A commenter in another thread has cited Ben Witherington’s theory that the fourth gospel was authored by Lazarus. Much of what I said in my review of Richard Bauckham’s book is applicable to Witherington’s theory. Also, see the comments about authorship by Lazarus in Bauckham’s book, in Craig Keener’s commentary on John, and in D.A. Carson and Douglas Moo’s New Testament introduction.
A lot could be said, but I’ll just add a few comments to what I’ve said before and what’s contained in the sources mentioned above. The extant early sources we have convey a lot of information about a prominent church leader named John (his old age, the time of his death, where he resided late in life, some of the events he was involved in late in life, etc.). They attribute five documents to a prominent John, and none of the earliest sources distinguish between multiple Johns. If Ben Witherington is correct, then there was universal error among the extant sources not only on the authorship of the fourth gospel, but also on the authorship of three other documents, the Johannine epistles. And multiple sources report that disciples of a prominent church leader named John lived well into the second century. Polycarp didn’t die until the second half of the second century. Under such circumstances, with Johannine disciples around and prominent for so long, it’s unlikely that four documents would be so widely accepted as written by such a prominent John if they were all instead written by Lazarus.
Bauckham’s theory at least has the advantage of giving far more of an explanation of the external evidence than Witherington’s theory does. The ease with which Witherington dismisses the external evidence is reminiscent of the faulty reasoning of the sort of liberal scholarship that Bauckham’s book refutes. And it can’t be argued that the external attestation to somebody named John doesn’t begin until late in the second century. Sources like Justin Martyr, Irenaeus, and Origen suggest that attributions to John were occurring well before the late second century, both among heretics and among the orthodox.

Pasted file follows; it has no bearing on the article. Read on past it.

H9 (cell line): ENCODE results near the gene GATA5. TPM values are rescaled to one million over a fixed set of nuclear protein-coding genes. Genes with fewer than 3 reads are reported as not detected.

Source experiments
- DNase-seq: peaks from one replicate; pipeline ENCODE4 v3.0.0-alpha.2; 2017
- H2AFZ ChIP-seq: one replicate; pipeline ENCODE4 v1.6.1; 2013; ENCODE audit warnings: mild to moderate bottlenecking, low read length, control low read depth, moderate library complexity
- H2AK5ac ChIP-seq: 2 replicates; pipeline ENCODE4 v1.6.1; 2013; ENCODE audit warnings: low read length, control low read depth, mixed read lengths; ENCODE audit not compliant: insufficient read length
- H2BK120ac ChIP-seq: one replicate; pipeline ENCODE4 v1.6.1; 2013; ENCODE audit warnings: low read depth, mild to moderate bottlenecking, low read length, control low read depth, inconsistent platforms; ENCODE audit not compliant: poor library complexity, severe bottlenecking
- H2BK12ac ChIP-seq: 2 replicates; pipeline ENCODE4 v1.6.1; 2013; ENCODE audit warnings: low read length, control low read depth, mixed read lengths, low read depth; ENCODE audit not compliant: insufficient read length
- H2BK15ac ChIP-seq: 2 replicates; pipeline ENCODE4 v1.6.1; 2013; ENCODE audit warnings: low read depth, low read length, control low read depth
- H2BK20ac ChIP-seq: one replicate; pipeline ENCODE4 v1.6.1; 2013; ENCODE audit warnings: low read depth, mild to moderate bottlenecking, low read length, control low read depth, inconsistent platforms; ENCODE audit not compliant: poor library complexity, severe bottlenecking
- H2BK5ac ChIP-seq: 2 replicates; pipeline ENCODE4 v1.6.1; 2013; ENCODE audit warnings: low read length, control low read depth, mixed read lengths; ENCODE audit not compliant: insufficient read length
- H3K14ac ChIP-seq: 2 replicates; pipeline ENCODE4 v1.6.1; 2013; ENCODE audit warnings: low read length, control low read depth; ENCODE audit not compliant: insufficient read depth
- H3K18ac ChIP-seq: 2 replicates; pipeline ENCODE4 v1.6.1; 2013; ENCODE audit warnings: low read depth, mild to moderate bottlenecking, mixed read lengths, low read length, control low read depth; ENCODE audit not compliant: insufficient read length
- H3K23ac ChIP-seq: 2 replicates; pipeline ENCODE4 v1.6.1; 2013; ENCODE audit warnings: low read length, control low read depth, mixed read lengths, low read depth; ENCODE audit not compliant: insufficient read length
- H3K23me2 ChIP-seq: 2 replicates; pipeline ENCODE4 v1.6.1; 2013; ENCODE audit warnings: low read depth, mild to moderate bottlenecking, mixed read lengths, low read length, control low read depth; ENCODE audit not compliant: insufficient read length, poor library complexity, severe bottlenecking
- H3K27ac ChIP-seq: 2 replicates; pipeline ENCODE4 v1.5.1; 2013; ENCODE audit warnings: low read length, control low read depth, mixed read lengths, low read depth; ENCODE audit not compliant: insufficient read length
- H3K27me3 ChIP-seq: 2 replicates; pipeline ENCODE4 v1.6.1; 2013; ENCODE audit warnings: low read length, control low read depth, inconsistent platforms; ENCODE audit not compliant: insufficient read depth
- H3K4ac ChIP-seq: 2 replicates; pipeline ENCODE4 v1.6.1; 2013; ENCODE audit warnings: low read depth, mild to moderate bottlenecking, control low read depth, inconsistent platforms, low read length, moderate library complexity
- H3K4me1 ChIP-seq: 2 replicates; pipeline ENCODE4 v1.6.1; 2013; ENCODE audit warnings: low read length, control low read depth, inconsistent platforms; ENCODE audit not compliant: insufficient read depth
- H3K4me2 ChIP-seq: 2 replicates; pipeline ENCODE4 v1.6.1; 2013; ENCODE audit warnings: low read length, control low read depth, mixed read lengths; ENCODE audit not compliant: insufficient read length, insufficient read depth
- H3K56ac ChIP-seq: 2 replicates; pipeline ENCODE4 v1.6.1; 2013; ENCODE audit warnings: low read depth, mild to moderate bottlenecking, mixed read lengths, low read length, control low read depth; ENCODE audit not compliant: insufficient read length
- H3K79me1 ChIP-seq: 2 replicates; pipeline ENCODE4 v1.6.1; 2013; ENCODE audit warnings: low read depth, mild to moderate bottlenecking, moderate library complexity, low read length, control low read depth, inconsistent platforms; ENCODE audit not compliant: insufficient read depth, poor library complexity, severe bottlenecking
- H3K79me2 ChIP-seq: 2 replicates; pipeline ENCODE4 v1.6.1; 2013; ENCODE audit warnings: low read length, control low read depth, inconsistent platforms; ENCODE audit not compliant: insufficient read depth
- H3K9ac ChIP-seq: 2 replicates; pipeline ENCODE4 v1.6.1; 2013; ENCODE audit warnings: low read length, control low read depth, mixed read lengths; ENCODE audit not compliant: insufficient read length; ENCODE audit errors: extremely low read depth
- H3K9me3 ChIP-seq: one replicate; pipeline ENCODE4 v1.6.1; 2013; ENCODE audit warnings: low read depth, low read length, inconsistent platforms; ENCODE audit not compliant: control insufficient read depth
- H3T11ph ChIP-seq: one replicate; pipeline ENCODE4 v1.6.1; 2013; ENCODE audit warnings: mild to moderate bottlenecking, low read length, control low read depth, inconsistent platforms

Regarding internal evidence, I would recommend that people look up the passages Ben Witherington cites and read the surrounding context and the relevant Synoptic passages. I think that Witherington sometimes leaves out details that weaken his argument. Everything he mentions is non-explicit and can plausibly be read in a manner consistent with authorship by the son of Zebedee. (See, for example, Craig Keener’s comments, in his commentary on John, regarding many of the issues Witherington raises.) John 11, in addition to referring to how Jesus loved Lazarus, refers to how Jesus loved Mary and Martha (verse 5), and the passage goes on to distinguish between the “friend” Lazarus and the “disciples” (verses 11-12). When later chapters refer to a disciple Jesus loved, it could be that the initial readers of the gospel were expected to usually associate “disciples” with Jesus’ closest followers, particularly the Twelve in a context like John 13. In other words, the term “disciple” may have been most naturally interpreted by the initial audience in a manner that would exclude somebody like Lazarus, much as John 11:11-12 distinguishes between Lazarus and the disciples. The fact that both Lazarus and the beloved disciple are said to be loved by Jesus doesn’t change the fact that the use of the term “disciple” and the context of passages like John 13 may have been sufficient for the earliest readers to distinguish between the two. The emphasis on Jesus’ love for Lazarus in John 11 does add some weight to Witherington’s theory, but not as much weight as he suggests and not nearly enough to counter the large weight in favor of the son of Zebedee both internally and externally.
I think that Witherington also is wrong in his reading of some of the other internal evidence, such as the closing of the gospel. John 21:23 tells us that Jesus’ comment in John 21:22 is the reason why a belief arose about how long the beloved disciple would live. Since verse 23 sufficiently explains why the belief arose, there’s no need to speculate that the belief may have risen or spread because the beloved disciple had been resurrected.
Again, a lot more could be said, and I recommend reading my review of Bauckham’s book and the other resources mentioned above for more on this subject. I’ve said that I consider Bauckham’s theory the second best explanation of the evidence. I don’t know how high I’d rank Witherington’s theory, but even if it were the third best, I’d rank it as a distant third.